The TAG Heuer Autavia models are all powered by a COSC-certified movement, the automatic Calibre 5. It operates at a frequency of 4 Hz and provides a power reserve of approximately 38 hours.
A tyre and propeller have been etched into the titanium caseback as a nod to the collection’s rich heritage and the Autavia’s origin in the automobile and aviation industries.

TAG Heuer has equipped the watches with easily interchangeable leather straps; brown for the brown model and khaki for the green model. They can be qickly – and without tools of course – switched out and TAG Heuer sells all Autavia straps seperately.

Alpina enhances its Alpina Quartz with the GMT function

The Alpina Quartz collection, launched by Alpina in 2019, has been updated to include a model, featuring a GMT function in the form of a central hand alongside the hour, minutes, seconds and date displays. Alpina offers this new model with two choices of dial colour and bracelet.
In 1933, 50 years after its foundation, the fledgling Swiss manufacturer launched the Block Uhr. This timepiece was more than just a watch. With its anti-magnetic, anti-shock and water-resistant qualities and stainless steel case, it was more than a simple watch. Indeed, it established the basic principles of the sports watch. The Alpina 4 collection, created in 1938, incorporated elements of the essential features of the so-called outdoor watch.

The latest Alpiner Quartz GMT follows the footsteps of its sporting predecessors. Its quartz technology guarantees a high precision in time-keeping and adds value to the collection with its GMT function. Moreover, it allows travel enthusiasts to keep a close eye on the time at home; essential when contacting friends and family, arranging meetings across different time zones or simply readjusting your biological clock at the end of a long journey.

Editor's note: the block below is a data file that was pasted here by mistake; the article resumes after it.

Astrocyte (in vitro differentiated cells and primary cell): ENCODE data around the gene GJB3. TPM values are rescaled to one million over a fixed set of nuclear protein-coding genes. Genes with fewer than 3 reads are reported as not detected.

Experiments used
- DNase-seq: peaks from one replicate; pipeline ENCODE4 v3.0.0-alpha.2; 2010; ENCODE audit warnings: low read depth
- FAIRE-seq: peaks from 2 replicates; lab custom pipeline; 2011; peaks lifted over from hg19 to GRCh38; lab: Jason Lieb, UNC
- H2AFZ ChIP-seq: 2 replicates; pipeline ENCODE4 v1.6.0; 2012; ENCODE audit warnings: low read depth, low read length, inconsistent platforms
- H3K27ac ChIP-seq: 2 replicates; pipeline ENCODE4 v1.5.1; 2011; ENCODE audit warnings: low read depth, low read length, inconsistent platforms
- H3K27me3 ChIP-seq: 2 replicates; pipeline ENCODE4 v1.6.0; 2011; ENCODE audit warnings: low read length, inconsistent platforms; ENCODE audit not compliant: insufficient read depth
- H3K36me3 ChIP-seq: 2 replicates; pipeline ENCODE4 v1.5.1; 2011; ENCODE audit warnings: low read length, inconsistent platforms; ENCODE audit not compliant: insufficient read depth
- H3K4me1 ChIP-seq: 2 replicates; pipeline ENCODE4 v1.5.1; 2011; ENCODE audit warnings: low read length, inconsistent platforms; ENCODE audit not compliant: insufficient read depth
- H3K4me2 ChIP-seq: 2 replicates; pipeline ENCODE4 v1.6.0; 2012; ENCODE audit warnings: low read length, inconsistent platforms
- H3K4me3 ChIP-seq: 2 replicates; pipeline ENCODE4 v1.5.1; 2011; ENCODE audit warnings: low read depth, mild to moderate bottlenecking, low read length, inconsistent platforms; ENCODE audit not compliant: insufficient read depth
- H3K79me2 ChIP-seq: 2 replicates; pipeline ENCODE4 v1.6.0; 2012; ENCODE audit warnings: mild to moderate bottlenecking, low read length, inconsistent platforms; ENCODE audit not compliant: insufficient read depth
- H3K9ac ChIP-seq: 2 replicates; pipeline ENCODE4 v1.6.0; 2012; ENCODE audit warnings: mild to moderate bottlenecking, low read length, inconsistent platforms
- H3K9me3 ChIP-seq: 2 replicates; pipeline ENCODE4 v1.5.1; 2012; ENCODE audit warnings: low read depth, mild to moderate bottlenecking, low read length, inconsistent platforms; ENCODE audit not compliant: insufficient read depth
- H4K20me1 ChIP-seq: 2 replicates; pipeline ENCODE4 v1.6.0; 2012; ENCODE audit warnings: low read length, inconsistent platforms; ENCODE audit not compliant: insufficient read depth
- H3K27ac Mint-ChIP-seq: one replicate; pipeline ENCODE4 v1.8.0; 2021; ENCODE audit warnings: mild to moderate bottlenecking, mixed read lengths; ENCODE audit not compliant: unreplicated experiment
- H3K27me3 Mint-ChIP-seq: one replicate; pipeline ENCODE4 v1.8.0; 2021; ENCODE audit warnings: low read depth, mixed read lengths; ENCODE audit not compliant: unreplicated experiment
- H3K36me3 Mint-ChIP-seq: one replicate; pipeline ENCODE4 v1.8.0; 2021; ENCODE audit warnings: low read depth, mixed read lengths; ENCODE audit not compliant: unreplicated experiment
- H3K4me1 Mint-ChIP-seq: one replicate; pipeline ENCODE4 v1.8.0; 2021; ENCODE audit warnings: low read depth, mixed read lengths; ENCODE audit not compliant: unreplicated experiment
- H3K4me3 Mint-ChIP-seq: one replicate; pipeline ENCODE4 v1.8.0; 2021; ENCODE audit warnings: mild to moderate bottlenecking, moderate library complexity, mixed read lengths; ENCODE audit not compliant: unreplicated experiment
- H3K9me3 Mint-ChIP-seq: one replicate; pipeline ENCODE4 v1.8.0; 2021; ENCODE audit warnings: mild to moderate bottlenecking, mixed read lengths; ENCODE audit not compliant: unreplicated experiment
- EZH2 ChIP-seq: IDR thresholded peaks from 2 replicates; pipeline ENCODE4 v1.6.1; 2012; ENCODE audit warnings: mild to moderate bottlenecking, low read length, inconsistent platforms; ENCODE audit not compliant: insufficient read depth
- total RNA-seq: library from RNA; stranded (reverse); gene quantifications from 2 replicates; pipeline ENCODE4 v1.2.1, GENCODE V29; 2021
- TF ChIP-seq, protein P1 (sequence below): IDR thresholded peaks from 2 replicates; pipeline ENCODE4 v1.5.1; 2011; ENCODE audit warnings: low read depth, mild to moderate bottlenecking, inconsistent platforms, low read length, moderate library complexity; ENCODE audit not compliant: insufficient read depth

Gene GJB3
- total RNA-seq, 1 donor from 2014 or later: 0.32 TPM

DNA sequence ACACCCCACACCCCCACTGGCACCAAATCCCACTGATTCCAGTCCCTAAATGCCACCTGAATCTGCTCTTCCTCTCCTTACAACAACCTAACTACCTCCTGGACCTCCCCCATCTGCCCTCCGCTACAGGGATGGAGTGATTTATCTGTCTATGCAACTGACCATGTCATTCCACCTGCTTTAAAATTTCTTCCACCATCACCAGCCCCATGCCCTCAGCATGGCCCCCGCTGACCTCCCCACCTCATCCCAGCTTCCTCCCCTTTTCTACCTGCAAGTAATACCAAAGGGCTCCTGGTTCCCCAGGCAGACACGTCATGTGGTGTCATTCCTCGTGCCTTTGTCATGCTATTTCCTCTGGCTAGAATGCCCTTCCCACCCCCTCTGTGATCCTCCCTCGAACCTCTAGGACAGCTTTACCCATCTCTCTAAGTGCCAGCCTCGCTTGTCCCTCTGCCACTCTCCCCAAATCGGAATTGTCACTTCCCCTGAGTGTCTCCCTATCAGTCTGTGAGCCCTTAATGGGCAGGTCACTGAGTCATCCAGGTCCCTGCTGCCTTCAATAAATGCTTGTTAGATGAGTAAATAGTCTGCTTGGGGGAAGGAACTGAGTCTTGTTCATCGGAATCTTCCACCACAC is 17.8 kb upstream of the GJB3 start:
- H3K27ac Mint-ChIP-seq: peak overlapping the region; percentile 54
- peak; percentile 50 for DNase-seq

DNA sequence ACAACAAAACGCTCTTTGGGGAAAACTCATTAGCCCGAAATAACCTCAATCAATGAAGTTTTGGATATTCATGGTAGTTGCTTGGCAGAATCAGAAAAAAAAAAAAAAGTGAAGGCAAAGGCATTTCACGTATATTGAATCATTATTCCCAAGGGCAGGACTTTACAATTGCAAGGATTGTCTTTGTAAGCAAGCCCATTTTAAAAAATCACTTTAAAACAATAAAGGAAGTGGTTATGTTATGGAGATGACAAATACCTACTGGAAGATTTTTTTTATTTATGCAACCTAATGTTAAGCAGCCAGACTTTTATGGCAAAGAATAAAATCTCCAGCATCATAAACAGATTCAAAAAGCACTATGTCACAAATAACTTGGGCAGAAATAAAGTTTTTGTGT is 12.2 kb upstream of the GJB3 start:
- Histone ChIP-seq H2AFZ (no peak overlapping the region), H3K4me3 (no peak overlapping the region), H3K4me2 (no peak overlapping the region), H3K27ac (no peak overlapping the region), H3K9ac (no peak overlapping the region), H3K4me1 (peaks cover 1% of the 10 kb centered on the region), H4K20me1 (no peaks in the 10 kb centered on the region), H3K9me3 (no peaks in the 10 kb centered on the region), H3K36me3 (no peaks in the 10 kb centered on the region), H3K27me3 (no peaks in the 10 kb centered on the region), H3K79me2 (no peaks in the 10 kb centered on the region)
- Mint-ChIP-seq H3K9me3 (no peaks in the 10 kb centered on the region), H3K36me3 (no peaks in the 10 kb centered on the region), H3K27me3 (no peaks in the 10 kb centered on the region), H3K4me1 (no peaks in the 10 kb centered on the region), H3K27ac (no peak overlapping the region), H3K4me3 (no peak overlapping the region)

Like all authentic sports watches, the new Alpiner Quartz GMT has a firm focus on legibility and performance. The large central red pointer keeps track of the domestic time by means of the 24-hour increments engraved on the bezel. The pointer can be moved forwards or backwards, allowing you to adjust to local time in just a few seconds, without having to go the way over the crown.
The Alpiner Quartz GMT’s colour-coded bezel provides a simple and intuitive way to distinguish between day and night, removing the need for a separate day/night display which would impair the clean lines of the dial.
The date display has also moved from 6 to 3 o’clock, thus ensuring that this watch retains the aesthetic balance and legibility of its predecessors. By tweaking these elements, the dial now has space for the Alpiner Quartz GMT’s 100-metre water resistance guarantee.

The Alpiner Quartz GMT is equipped with a stainless steel case with a diameter of 42mm and, as mentioned earlier, a water-resistance of 100 metres. The case comes with bevelled edges, alternating between a satin or polished finish. Above the dial, which is available either in anthracite grey or navy blue, is a sapphire crystal.

The Breitling Navitimer B03 Chronograph Rattrapante 45

It has been more than 85 years since Breitling introduced the first modern chronograph, whose influence on the watch design in general has been incalculable back then. With its new Navitimer B03 Chronograph Rattrapante 45, featuring its interpretation of one of watchmaking’s greatest complications, the brand has shown that it is still offering innovations.

The Navitimer B03 Chronograph Rattrapante 45 is as aesthetically impressive as it is technically sophisticated. Housed in a big, bold 45 mm red gold case, it is distinguished by a Stratos Gray dial and is water-resistant up to 3 bar. Its hour markers and hour and minute hands are coated with Super-LumiNova, which guarantees easy legibility in all lighting conditions. The chronograph has a bidirectional rotating bezel with the circular slide ruler that has long been associated with Breitling’s Navitimers.